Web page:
"Still, there’s often confusion about who is caring for the patient ... " Playing off of Jimmy the Greek's comment,…
I recently completed a short-term consulting engagement where I was asked to evaluate a health system’s physician training strategy and to make recommendations to make it more effective. Like many organizations, they’re struggling with physician burnout and many fingers are being pointed at the EHR. The IT department is convinced that the technology can’t possibly be at fault, so it must be how the physicians are using it, and therefore the training team’s fault. Since the IT team has a stronger political voice in the organization, training went under the microscope and a friendly CMIO was dispatched to the scene (virtually, of course).
I’m no stranger to these scenarios and was happy to take the engagement. I’ve seen enough failed EHR implementations to know that the success and happiness of physicians is directly proportional to not only the level of configuration of the EHR to meet local needs, but also to the amount of training required by the organization. For a complex system that will be ever-present within patient care, expecting physicians to know how to use it well after a couple of hours is not realistic. There’s often a belief that physicians won’t tolerate a greater amount of training, but I’ve found that they will be glad to attend if the training is high value and helps them use the EHR effectively. What they won’t tolerate is poorly delivered training with inappropriate clinical scenarios and lack of recognition of how they do their work.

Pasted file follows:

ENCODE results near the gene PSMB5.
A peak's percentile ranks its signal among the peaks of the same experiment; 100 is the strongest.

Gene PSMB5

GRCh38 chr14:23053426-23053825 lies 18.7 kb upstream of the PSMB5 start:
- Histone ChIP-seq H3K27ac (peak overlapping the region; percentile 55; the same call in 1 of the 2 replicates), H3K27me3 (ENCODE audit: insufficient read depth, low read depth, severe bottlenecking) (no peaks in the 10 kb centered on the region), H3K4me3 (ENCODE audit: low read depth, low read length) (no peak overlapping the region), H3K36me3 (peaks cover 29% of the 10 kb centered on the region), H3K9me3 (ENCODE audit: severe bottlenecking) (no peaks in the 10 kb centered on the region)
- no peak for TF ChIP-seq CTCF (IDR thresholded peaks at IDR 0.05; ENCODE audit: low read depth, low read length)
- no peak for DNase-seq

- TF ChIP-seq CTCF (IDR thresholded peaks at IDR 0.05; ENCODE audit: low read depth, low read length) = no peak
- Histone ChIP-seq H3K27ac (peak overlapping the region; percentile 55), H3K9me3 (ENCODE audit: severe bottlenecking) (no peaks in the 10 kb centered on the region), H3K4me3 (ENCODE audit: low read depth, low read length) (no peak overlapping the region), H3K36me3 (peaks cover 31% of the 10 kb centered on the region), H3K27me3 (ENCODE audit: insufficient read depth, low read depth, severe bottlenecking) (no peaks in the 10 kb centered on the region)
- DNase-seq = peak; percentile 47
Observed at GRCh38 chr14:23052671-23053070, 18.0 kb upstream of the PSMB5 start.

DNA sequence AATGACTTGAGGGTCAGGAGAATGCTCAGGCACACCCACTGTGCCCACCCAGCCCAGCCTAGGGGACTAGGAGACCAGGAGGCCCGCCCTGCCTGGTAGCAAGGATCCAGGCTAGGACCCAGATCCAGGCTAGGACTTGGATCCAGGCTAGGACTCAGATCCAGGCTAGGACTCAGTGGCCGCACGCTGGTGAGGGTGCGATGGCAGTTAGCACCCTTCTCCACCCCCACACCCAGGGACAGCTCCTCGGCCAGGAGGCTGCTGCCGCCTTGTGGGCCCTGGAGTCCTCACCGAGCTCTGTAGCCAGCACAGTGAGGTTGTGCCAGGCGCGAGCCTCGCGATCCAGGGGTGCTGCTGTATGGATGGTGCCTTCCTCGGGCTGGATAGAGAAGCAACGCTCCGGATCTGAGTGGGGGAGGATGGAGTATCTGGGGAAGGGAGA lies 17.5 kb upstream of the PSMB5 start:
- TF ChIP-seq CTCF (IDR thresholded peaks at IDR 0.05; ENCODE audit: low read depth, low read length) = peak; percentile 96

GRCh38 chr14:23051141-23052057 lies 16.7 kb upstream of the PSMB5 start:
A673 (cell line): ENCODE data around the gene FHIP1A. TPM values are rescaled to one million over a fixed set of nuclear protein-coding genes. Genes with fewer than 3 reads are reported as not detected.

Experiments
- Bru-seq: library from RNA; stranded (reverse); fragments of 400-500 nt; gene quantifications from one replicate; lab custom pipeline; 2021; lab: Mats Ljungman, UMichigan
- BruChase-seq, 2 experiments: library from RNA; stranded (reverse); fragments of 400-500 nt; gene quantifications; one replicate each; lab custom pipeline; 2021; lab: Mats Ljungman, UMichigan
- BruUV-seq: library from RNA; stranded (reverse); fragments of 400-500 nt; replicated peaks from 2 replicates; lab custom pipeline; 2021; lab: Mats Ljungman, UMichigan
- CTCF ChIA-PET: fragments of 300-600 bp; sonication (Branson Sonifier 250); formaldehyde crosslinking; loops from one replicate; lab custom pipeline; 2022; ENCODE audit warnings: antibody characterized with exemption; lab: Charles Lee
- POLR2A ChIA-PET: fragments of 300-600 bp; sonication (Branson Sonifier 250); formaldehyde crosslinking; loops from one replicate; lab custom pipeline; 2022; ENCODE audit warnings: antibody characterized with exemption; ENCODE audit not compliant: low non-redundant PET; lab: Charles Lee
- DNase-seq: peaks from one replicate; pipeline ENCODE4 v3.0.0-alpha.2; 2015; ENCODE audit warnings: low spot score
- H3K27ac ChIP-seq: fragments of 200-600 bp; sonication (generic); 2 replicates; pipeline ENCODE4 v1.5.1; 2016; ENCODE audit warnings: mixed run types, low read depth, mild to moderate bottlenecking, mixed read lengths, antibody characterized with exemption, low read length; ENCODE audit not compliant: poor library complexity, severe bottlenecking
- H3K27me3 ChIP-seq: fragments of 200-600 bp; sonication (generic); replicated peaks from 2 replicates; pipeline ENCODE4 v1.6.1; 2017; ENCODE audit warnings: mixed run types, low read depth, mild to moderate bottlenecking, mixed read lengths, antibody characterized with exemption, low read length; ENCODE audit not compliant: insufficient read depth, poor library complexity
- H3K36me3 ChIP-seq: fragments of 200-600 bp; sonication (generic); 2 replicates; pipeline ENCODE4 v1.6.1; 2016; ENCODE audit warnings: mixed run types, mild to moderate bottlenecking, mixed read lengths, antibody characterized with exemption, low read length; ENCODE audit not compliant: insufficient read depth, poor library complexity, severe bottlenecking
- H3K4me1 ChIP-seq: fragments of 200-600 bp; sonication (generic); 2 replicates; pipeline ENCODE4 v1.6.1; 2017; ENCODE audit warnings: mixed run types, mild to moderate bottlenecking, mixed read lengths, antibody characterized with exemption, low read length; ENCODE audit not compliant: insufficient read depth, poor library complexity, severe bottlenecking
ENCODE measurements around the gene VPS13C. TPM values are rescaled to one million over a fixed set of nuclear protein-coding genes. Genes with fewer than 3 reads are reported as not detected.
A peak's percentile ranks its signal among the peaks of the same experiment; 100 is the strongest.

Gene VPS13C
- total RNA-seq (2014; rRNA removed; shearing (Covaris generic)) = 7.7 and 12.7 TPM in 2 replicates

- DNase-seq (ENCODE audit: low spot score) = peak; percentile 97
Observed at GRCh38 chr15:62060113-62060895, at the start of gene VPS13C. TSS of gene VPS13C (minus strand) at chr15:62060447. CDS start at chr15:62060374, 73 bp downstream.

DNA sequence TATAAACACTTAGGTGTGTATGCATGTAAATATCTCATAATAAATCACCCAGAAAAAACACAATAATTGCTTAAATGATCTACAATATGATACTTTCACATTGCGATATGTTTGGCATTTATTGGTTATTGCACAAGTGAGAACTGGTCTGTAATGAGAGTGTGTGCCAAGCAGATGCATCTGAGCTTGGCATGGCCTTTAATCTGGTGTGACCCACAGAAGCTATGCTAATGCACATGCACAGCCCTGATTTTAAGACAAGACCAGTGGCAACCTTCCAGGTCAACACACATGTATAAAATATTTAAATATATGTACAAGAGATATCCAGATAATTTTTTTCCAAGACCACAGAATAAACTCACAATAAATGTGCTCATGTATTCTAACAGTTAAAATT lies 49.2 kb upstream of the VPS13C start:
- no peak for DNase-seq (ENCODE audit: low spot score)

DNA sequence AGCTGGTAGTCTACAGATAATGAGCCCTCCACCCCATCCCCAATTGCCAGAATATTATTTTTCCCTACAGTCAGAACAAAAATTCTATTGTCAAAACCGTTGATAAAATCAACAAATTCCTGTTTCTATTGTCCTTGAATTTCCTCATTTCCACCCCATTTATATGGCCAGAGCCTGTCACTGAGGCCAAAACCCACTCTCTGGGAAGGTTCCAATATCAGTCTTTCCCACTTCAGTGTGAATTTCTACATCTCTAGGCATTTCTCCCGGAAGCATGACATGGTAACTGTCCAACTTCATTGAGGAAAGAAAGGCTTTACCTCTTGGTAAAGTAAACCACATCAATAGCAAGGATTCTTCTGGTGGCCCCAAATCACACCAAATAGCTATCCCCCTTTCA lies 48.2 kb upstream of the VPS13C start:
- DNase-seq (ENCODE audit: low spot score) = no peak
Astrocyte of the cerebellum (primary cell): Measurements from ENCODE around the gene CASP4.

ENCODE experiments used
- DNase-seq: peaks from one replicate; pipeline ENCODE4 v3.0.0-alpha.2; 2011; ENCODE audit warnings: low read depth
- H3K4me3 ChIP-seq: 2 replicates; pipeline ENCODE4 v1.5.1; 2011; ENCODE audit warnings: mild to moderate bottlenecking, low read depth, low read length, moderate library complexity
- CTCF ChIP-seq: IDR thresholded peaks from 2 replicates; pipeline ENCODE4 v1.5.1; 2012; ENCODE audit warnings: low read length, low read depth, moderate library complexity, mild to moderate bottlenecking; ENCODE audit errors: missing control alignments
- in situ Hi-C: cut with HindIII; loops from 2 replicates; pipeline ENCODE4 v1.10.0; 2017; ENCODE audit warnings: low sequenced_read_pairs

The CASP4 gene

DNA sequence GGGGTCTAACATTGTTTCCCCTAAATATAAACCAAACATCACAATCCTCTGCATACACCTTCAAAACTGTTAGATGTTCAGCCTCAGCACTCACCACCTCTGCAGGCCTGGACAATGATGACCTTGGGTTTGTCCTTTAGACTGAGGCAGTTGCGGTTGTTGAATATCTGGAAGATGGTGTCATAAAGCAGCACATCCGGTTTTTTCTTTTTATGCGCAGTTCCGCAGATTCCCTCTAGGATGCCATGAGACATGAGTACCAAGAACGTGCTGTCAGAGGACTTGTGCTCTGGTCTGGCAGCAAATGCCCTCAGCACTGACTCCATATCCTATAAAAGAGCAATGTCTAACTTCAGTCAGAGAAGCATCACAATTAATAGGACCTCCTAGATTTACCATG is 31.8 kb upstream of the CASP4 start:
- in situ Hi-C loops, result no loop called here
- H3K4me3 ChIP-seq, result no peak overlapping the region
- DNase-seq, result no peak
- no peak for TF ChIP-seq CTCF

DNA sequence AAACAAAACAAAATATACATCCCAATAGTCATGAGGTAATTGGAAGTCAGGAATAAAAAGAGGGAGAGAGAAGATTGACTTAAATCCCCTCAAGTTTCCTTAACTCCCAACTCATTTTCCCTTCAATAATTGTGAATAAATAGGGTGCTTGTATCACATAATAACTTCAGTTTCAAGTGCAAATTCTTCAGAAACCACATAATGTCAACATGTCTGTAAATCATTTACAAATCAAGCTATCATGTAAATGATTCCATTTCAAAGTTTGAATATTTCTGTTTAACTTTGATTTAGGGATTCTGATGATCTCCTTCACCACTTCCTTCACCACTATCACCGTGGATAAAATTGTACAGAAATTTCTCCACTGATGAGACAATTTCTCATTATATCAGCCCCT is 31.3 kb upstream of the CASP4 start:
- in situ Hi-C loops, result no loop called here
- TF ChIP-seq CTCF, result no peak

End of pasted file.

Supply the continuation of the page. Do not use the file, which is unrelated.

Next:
Often training teams lack sufficient budget to be able to deliver the type of training needed, so I always arrive armed with journal articles and case studies. One of my favorites is from Applied Clinical Informatics. The title says it all: “Local Investment in Training Drives Electronic Health Record User Satisfaction.” It’s from the pre-pandemic era, published late in 2019, and I suspect that it might not have been widely read because by the time it was getting into circulation, most of us were laser-focused on COVID-19. The authors surveyed over 72,000 clinicians across more than 150 organizations to identify opportunities to have better return on EHR investments. One overarching theme is that there are “critical gaps in users’ understanding of how to optimize their EHR” and a proposed solution is to invest “in EHR learning and personalization support for caregivers.” I can’t tell you how many practices I’ve visited where the physicians don’t have any medication favorites built, don’t have defaults set properly, and have their drug/drug and drug/allergy checking settings at annoyingly high levels. Just fixing those few things typically reduces provider frustration immensely.
In evaluating my client, it turns out that the training team, IT, and operations all share the fault around poor usability and poor adoption. The users haven’t been able to take advantage of individual configuration and personalization settings because IT told operations it would make the system difficult to support. Training can’t deliver content around what’s not available, and unless physicians had used the same EHR in another venue, they wouldn’t be aware of what they were missing.